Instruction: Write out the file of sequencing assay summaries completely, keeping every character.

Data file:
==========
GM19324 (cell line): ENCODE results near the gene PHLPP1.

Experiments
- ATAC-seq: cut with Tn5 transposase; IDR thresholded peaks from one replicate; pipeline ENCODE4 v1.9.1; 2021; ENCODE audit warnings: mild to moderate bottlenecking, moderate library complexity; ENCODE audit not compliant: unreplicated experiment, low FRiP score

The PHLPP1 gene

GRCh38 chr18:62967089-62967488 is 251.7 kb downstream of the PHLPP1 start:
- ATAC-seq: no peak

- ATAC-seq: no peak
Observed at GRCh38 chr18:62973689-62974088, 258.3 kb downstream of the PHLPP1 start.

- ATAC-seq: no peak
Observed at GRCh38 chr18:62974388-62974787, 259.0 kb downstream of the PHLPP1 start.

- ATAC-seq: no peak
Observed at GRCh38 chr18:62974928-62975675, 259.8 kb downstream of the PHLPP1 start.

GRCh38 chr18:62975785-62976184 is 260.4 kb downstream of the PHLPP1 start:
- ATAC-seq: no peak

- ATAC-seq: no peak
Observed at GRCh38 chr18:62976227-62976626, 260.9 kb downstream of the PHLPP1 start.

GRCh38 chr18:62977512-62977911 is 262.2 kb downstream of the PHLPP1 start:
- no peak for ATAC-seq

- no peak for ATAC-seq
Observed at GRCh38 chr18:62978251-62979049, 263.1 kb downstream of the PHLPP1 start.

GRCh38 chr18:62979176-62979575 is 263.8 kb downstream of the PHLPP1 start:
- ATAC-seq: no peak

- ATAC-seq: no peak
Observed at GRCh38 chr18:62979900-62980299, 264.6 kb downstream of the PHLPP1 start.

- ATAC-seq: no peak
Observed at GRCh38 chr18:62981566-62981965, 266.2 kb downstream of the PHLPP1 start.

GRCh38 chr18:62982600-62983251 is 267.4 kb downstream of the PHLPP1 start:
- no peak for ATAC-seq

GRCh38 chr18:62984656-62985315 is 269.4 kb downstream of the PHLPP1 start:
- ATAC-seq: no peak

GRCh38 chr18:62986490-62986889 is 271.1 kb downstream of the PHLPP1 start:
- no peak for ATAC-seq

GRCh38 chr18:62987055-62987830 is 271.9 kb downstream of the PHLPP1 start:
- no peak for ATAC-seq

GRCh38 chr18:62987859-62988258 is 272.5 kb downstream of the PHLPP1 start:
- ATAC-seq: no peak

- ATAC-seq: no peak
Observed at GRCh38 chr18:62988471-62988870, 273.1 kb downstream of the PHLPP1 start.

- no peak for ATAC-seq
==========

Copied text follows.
GM19324 (cell line): ENCODE results near the gene PHLPP1.

Experiments
- ATAC-seq: cut with Tn5 transposase; IDR thresholded peaks from one replicate; pipeline ENCODE4 v1.9.1; 2021; ENCODE audit warnings: mild to moderate bottlenecking, moderate library complexity; ENCODE audit not compliant: unreplicated experiment, low FRiP score

The PHLPP1 gene

GRCh38 chr18:62967089-62967488 is 251.7 kb downstream of the PHLPP1 start:
- ATAC-seq: no peak

- ATAC-seq: no peak
Observed at GRCh38 chr18:62973689-62974088, 258.3 kb downstream of the PHLPP1 start.

- ATAC-seq: no peak
Observed at GRCh38 chr18:62974388-62974787, 259.0 kb downstream of the PHLPP1 start.

- ATAC-seq: no peak
Observed at GRCh38 chr18:62974928-62975675, 259.8 kb downstream of the PHLPP1 start.

GRCh38 chr18:62975785-62976184 is 260.4 kb downstream of the PHLPP1 start:
- ATAC-seq: no peak

- ATAC-seq: no peak
Observed at GRCh38 chr18:62976227-62976626, 260.9 kb downstream of the PHLPP1 start.

GRCh38 chr18:62977512-62977911 is 262.2 kb downstream of the PHLPP1 start:
- no peak for ATAC-seq

- no peak for ATAC-seq
Observed at GRCh38 chr18:62978251-62979049, 263.1 kb downstream of the PHLPP1 start.

GRCh38 chr18:62979176-62979575 is 263.8 kb downstream of the PHLPP1 start:
- ATAC-seq: no peak

- ATAC-seq: no peak
Observed at GRCh38 chr18:62979900-62980299, 264.6 kb downstream of the PHLPP1 start.

- ATAC-seq: no peak
Observed at GRCh38 chr18:62981566-62981965, 266.2 kb downstream of the PHLPP1 start.

GRCh38 chr18:62982600-62983251 is 267.4 kb downstream of the PHLPP1 start:
- no peak for ATAC-seq

GRCh38 chr18:62984656-62985315 is 269.4 kb downstream of the PHLPP1 start:
- ATAC-seq: no peak

GRCh38 chr18:62986490-62986889 is 271.1 kb downstream of the PHLPP1 start:
- no peak for ATAC-seq

GRCh38 chr18:62987055-62987830 is 271.9 kb downstream of the PHLPP1 start:
- no peak for ATAC-seq

GRCh38 chr18:62987859-62988258 is 272.5 kb downstream of the PHLPP1 start:
- ATAC-seq: no peak

- ATAC-seq: no peak
Observed at GRCh38 chr18:62988471-62988870, 273.1 kb downstream of the PHLPP1 start.

- no peak for ATAC-seq